MONTREAL - Players and owners have a new agreement, but Atlanta's Greg Maddux is still in the dark.
The four-time Cy Young winner, who can become a free agent this winter, wonders if the Braves can sign him and fellow free agent Tom Glavine, and still fit under the $117 million payroll threshold.
"If they want me back, we'll see what we can do to make that happen," Maddux said. "If they can't afford us, then one of us will go, or both of us will go. The Braves have given me and my family so much, to expect them to give me more is not right.
"They've already given me two lottery tickets. Am I going to be mad if they don't give me another one? Of course not. If they think they're better off with me leaving, so be it. They're probably right. That's how I look at it. I'll say, thank you very much for 10 great years."
It's doubtful the team can afford both Maddux - who made $13.1 million this year - and Glavine, who is being paid $8.6 million. It's likely the club will have to choose one or the other, and Glavine is the obvious choice to stay because he's been more durable this year. Also, the continued development of pitcher Damian Moss, and Glavine's role in his progress is a factor.
But, like Maddux, Glavine hasn't heard from the team since spring training, when he was told that without an agreement between players and owners, the club couldn't move forward with negotiations.
Glavine wants to stay, but he's willing to test the market.
"At this point, I'm perfectly content to play out the season and see what's out there," he said. "With each passing day, as we get closer to the winter, I'd be almost foolish not to do it. But if the Braves came to me with an offer that was fair, I'd be more than happy to entertain it."
Despite persistent rumors that suggest Maddux wants to play closer to his Las Vegas home, he said the thought of playing for another team is not appealing to him.
"It will feel weird wearing another uniform," he said. "But over time you forget about a lot of things. I never thought I'd enjoy playing anywhere as much as I did Chicago and I was dead wrong about that."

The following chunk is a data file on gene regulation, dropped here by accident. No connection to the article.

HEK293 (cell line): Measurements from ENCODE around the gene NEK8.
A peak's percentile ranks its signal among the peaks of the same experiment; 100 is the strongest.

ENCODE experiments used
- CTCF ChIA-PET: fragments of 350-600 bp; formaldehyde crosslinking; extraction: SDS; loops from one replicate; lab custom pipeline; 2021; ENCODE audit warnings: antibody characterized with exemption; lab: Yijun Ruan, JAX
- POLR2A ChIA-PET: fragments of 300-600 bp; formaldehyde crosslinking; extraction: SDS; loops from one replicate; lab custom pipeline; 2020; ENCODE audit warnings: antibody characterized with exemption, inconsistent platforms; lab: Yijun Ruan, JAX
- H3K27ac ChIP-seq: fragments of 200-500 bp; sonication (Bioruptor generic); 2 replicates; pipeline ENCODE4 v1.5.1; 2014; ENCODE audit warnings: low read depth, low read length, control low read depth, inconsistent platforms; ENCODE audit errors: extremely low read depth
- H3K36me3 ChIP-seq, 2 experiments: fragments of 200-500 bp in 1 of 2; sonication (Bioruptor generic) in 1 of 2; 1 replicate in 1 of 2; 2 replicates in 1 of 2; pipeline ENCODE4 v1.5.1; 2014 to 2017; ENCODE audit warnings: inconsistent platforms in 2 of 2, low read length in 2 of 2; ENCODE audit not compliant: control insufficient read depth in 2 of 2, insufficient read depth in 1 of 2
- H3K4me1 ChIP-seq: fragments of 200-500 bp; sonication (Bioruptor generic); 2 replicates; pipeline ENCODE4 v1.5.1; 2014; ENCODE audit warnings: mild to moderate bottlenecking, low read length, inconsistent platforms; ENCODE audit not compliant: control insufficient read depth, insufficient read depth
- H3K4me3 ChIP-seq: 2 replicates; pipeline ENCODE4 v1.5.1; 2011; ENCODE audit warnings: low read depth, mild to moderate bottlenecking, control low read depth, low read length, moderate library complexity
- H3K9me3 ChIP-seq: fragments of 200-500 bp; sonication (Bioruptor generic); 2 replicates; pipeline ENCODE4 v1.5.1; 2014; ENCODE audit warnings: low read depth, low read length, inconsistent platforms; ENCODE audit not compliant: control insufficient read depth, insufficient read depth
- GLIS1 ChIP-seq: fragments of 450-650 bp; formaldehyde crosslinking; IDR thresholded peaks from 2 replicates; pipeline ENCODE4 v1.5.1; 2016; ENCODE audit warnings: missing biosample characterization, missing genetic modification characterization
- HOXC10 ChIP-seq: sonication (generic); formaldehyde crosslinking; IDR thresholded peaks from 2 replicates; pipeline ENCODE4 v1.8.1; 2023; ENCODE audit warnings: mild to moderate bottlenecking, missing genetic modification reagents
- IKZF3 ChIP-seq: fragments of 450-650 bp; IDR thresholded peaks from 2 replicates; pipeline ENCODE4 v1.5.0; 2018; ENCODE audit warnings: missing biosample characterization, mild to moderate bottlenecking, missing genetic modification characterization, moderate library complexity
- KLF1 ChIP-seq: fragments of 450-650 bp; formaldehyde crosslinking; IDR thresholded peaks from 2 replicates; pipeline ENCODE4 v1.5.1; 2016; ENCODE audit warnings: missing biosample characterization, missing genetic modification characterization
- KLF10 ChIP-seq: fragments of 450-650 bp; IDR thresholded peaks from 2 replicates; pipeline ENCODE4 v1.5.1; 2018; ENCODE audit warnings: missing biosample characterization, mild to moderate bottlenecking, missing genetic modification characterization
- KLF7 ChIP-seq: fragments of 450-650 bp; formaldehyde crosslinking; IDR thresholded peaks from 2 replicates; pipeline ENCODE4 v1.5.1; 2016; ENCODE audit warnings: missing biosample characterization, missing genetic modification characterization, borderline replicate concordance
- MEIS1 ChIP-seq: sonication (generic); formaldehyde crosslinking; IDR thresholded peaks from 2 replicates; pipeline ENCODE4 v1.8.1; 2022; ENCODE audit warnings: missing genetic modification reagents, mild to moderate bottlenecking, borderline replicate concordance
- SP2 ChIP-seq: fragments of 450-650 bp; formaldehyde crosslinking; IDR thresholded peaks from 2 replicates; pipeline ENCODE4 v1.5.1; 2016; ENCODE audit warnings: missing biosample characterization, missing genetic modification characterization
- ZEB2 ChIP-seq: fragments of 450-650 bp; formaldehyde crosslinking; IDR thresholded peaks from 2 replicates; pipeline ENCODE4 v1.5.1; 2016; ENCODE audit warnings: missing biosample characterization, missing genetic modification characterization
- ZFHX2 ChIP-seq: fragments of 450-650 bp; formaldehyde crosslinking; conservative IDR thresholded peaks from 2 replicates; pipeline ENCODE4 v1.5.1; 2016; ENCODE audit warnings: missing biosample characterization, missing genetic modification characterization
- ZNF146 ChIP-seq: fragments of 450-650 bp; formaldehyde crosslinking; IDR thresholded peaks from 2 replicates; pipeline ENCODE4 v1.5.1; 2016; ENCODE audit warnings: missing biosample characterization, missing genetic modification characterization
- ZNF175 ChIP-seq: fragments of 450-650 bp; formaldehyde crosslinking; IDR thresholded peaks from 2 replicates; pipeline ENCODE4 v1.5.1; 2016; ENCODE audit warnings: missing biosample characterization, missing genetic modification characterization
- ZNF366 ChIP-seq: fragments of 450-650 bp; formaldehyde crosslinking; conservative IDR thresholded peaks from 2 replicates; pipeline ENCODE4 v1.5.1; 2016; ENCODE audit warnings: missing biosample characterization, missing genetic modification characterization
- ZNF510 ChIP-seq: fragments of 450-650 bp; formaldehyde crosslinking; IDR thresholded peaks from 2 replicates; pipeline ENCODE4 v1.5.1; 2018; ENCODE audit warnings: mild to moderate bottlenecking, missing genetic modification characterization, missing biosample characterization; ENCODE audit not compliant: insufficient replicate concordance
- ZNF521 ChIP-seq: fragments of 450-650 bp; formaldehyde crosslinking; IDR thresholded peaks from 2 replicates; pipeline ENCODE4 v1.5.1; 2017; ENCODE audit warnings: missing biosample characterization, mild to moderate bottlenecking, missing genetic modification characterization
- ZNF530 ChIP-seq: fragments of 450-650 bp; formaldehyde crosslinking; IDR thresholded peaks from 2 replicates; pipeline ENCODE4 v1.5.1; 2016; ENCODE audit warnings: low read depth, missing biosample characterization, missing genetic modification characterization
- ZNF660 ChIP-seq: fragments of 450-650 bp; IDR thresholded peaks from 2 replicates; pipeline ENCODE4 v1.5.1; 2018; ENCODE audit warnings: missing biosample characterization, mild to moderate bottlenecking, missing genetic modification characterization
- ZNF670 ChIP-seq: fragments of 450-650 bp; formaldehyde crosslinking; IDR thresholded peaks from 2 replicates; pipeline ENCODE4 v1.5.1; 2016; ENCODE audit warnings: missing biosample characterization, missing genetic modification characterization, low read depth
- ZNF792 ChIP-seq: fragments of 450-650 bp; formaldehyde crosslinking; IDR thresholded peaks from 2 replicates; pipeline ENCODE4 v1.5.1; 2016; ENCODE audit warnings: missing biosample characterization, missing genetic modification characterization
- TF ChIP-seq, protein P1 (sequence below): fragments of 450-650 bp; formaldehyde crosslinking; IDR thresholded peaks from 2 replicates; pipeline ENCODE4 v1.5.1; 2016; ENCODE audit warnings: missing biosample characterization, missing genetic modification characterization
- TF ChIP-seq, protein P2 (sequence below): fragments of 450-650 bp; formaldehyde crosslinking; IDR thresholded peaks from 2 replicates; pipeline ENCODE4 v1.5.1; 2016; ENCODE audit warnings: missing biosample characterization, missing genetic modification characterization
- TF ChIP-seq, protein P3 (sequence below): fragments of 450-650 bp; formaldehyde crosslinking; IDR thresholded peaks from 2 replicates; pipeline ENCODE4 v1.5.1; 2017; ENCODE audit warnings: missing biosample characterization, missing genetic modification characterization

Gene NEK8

EXTRA DAY OFF: Shortstop Rafael Furcal was surprised to learn he had a second-straight day off Saturday, though he admitted he's suffering from a "slow bat."
"I'm not swinging the bat good," said the leadoff hitter, who has just two hits in his past 22 at-bats. "When I'm swinging the bat good, I hit line drives. When I'm not, they're fly balls."
Manager Bobby Cox also gave catcher Javy Lopez, who struck out four times and had a throwing error in Friday night's win, the day off and teamed catcher Henry Blanco with pitcher Jason Marquis.
"I'd like to rest some other guys, and still win too, but we're short on players right now," Cox said.
With right fielder Gary Sheffield home in Atlanta receiving treatment for a sprained left thumb, Cox is reluctant to rest left fielder Chipper Jones and center fielder Andruw Jones.
Sheffield has seen team doctor Joe Chandler every day and his thumb is improving, but it remains sore. It's doubtful Sheffield will play when the team opens a homestand Monday afternoon against the Pittsburgh Pirates.
"He's doing all the right things," assistant trainer Jeff Porter said, "but his thumb is still sore."
AMONG THE BEST: With Moss' eight-inning, one-run performance Friday, he joined the league's top 10 with a 3.20 ERA. That gives the Braves four starters - Maddux (2.56), Glavine (2.66), and Kevin Millwood (3.21) are the others - among the top 10, the first time that's happened in the majors since Maddux, Glavine, Denny Neagle and John Smoltz ended the 1997 season ranked there.
Moss also regained the league's top spot with a .206 opponent's batting average.
Reach Bill Zack at firstname.lastname@example.org.